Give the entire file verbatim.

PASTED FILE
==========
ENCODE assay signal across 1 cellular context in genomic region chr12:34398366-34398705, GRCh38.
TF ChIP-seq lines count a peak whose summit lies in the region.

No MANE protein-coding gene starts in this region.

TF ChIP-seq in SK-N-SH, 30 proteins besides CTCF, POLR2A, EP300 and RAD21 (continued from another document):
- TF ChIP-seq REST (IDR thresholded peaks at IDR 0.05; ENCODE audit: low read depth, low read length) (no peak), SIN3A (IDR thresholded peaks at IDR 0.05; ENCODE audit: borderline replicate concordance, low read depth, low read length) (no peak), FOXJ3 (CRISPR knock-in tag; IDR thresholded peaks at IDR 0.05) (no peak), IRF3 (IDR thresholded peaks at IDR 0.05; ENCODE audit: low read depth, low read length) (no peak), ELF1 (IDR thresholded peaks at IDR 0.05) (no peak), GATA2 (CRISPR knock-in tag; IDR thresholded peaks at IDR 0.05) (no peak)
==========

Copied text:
ENCODE assay signal across 1 cellular context in genomic region chr12:34398366-34398705, GRCh38.
TF ChIP-seq lines count a peak whose summit lies in the region.

No MANE protein-coding gene starts in this region.

TF ChIP-seq in SK-N-SH, 30 proteins besides CTCF, POLR2A, EP300 and RAD21 (continued from another document):
- TF ChIP-seq REST (IDR thresholded peaks at IDR 0.05; ENCODE audit: low read depth, low read length) (no peak), SIN3A (IDR thresholded peaks at IDR 0.05; ENCODE audit: borderline replicate concordance, low read depth, low read length) (no peak), FOXJ3 (CRISPR knock-in tag; IDR thresholded peaks at IDR 0.05) (no peak), IRF3 (IDR thresholded peaks at IDR 0.05; ENCODE audit: low read depth, low read length) (no peak), ELF1 (IDR thresholded peaks at IDR 0.05) (no peak), GATA2 (CRISPR knock-in tag; IDR thresholded peaks at IDR 0.05) (no peak)